My approach to politics and economics is more like medicine than mathematics. In mathematics, problems are solved by clear formulas that have a kind of consistency due to them being abstracted from particulars. One is a kind of metaphysical concept that does not directly align with “one” thing in the world. For example, what does it mean to be one person. The concept is not difficult to grasp. A person, any person, has a clear identity as an individual substance of a rational nature, but yet any one person is not strictly singular in the most essential sense.
A person is composed of parts. In fact, a person has various other microorganisms living within them, so to say a person is one is a kind of approximation. The concept of one works in dealing with reality but it’s immediate connection with particulars is bridged by a network of associations that are not absolutely certain. This is the fundamental relationship between theory and particulars and in fact language and particulars.
To say that theory and the world of concepts has nothing to do with concrete action and the world of particulars is silly and the fantasy of clever undergraduate students who discover philosophy for the first time. But to move from theory to practice is not a matter of absolute accuracy but is more subtle art.
Concepts, theories, philosophy, theology, ideology… whatever term that is used to denote the abstraction is the primary means by which we organize and make meaning of reality. Without theoretical training in which we develop linguistic maps of meaning, we run the risk of having no consistent ethics nor any consistent moral compass. The havoc that is created by a mind that is inconsistent leads to all manner of unnecessary destruction and conflict.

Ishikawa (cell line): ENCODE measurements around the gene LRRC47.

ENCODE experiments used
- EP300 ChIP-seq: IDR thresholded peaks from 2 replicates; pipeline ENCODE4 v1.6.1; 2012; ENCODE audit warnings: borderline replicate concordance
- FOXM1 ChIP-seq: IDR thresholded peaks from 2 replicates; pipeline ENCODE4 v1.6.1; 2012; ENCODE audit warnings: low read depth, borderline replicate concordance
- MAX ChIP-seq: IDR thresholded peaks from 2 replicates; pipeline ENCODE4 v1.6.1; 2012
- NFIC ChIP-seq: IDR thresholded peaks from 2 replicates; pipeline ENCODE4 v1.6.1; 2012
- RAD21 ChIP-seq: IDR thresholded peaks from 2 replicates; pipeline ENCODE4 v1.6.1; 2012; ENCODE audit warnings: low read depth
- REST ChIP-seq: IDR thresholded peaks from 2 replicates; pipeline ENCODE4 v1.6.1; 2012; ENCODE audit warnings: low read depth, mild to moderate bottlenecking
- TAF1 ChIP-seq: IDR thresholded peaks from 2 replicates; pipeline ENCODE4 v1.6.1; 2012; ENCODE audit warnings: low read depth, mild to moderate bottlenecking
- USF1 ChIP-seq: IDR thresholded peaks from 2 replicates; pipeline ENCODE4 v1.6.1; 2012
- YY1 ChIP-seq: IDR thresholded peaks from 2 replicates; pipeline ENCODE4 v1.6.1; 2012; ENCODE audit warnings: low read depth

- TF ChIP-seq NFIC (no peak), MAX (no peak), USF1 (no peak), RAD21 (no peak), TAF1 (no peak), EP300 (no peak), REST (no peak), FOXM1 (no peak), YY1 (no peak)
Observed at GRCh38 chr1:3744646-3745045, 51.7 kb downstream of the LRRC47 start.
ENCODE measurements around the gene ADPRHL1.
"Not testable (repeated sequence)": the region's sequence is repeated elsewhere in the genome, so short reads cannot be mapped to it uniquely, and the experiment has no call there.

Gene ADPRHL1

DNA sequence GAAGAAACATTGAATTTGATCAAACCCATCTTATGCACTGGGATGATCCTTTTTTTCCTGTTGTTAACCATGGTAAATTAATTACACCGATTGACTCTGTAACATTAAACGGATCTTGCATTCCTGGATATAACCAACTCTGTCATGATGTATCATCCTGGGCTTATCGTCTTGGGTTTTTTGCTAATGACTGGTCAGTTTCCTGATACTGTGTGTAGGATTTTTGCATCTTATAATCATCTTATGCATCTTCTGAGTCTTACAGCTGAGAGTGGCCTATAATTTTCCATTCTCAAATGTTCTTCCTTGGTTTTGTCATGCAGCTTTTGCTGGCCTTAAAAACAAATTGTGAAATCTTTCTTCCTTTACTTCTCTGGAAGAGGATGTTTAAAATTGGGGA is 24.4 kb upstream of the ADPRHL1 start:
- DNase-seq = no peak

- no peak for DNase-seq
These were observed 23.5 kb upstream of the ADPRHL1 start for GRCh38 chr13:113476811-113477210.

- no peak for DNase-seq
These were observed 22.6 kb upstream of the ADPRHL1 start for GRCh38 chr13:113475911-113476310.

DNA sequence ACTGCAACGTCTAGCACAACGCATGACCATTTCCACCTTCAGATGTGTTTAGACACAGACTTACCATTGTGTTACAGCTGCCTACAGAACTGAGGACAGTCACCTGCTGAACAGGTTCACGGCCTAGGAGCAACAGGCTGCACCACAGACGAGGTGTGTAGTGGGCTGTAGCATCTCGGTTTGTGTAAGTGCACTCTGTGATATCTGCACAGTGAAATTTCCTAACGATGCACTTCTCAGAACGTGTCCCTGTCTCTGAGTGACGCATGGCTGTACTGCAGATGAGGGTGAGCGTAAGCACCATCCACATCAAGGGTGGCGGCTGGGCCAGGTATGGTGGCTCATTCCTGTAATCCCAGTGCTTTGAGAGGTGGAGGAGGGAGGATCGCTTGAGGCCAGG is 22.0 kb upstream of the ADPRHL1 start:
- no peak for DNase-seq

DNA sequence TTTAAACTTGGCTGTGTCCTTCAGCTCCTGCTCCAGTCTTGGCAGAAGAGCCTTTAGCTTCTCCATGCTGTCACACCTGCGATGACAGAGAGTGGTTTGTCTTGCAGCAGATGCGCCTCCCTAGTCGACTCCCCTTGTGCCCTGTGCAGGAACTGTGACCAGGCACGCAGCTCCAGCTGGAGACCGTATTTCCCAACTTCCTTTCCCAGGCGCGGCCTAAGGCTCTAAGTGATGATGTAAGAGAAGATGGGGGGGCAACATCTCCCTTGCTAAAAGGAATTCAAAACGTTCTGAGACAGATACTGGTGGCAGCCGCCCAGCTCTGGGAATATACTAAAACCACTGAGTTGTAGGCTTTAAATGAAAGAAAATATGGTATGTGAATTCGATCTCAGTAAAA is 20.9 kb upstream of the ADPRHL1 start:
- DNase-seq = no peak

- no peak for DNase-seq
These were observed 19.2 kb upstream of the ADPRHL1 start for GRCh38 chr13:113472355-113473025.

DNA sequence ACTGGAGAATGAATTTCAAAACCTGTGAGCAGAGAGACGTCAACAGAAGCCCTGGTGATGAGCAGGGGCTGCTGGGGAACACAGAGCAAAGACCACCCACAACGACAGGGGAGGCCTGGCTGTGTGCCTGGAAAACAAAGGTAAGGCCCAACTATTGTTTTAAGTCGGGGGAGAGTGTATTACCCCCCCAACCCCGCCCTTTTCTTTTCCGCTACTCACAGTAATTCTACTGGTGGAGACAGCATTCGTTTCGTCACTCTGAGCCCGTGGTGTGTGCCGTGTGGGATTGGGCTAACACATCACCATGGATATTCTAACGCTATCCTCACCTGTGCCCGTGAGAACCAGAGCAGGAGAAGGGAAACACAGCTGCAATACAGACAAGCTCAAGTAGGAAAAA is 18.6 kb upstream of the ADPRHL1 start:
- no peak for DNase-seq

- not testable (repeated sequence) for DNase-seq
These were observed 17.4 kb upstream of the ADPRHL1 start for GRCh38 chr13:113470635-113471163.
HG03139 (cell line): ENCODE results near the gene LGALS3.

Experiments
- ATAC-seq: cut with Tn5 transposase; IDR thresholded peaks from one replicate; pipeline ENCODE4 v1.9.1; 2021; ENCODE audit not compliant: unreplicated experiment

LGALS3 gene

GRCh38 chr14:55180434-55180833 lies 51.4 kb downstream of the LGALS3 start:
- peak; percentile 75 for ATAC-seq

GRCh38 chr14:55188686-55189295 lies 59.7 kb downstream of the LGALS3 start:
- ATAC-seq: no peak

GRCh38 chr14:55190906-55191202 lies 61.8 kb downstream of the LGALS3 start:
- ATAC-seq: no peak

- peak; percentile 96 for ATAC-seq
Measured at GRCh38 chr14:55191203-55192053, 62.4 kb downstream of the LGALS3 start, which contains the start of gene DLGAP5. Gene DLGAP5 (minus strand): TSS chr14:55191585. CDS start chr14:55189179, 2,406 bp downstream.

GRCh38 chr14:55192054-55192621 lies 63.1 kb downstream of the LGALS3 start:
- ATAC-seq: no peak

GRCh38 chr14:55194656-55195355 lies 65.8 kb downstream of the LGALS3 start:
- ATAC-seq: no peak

And yet, there is no ideal system or structure that can be imposed on the political and economic order, nor has the attempt to impose a rationalist system ever truly worked. Communist countries were never pure in their political and economic ecosystems. Black markets exists, humans form micro economies and undermine the ideological purity of the ruling class. Take for example prisons. Technically currencies are not allowed to be traded and exchanged for goods and services, and yet prisoners undermine the ideal imposition by creating their own currencies out of stamps and cigarettes. Like the dollar, these currencies have a real world value not created by a central authority, but which emerges from a hidden market.
While theoretical training is necessary, when it comes to affecting change in society, the key is not to impose an ideal onto the network of relations. Instead of the imposition of the ideal, political and economic systems either flourish or decline through interventions which are more like medicine. Medicine does not create the health of the body, but rather seeks to weed out viruses and other forms of illness. The health of the body involves the balanced cooperation between the parts, and political and economic balance works in an analogous way.
There never exists a pure system such as capitalism or communism. The system that actually exists involves interconnected ideologies, philosophies, and theologies which may cooperate or be in conflict. In better situations, the conflicts balance each other out. In cases of extremes, the conflicting viewpoints disrupt flourishing.